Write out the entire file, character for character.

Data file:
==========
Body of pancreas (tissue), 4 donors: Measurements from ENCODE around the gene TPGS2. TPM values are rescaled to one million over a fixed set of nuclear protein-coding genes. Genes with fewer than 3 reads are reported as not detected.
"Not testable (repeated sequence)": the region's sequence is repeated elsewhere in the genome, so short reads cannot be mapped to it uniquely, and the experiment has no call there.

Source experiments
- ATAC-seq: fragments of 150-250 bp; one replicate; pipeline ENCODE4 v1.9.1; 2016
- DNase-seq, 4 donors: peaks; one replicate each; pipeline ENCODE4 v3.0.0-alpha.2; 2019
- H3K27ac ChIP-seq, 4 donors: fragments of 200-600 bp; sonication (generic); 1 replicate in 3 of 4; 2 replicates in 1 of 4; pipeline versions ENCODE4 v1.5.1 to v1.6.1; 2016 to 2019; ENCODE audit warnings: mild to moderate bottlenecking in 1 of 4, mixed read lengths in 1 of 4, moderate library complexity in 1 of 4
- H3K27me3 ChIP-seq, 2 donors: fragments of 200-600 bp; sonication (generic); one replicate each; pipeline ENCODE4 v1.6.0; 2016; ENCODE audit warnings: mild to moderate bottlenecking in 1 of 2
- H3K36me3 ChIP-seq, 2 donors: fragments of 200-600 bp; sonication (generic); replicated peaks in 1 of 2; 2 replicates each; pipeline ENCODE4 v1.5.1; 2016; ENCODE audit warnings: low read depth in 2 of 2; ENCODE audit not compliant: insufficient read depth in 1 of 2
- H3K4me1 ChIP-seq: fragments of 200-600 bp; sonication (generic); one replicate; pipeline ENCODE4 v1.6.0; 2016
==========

Body of pancreas (tissue), 4 donors: Measurements from ENCODE around the gene TPGS2. TPM values are rescaled to one million over a fixed set of nuclear protein-coding genes. Genes with fewer than 3 reads are reported as not detected.
"Not testable (repeated sequence)": the region's sequence is repeated elsewhere in the genome, so short reads cannot be mapped to it uniquely, and the experiment has no call there.

Source experiments
- ATAC-seq: fragments of 150-250 bp; one replicate; pipeline ENCODE4 v1.9.1; 2016
- DNase-seq, 4 donors: peaks; one replicate each; pipeline ENCODE4 v3.0.0-alpha.2; 2019
- H3K27ac ChIP-seq, 4 donors: fragments of 200-600 bp; sonication (generic); 1 replicate in 3 of 4; 2 replicates in 1 of 4; pipeline versions ENCODE4 v1.5.1 to v1.6.1; 2016 to 2019; ENCODE audit warnings: mild to moderate bottlenecking in 1 of 4, mixed read lengths in 1 of 4, moderate library complexity in 1 of 4
- H3K27me3 ChIP-seq, 2 donors: fragments of 200-600 bp; sonication (generic); one replicate each; pipeline ENCODE4 v1.6.0; 2016; ENCODE audit warnings: mild to moderate bottlenecking in 1 of 2
- H3K36me3 ChIP-seq, 2 donors: fragments of 200-600 bp; sonication (generic); replicated peaks in 1 of 2; 2 replicates each; pipeline ENCODE4 v1.5.1; 2016; ENCODE audit warnings: low read depth in 2 of 2; ENCODE audit not compliant: insufficient read depth in 1 of 2
- H3K4me1 ChIP-seq: fragments of 200-600 bp; sonication (generic); one replicate; pipeline ENCODE4 v1.6.0; 2016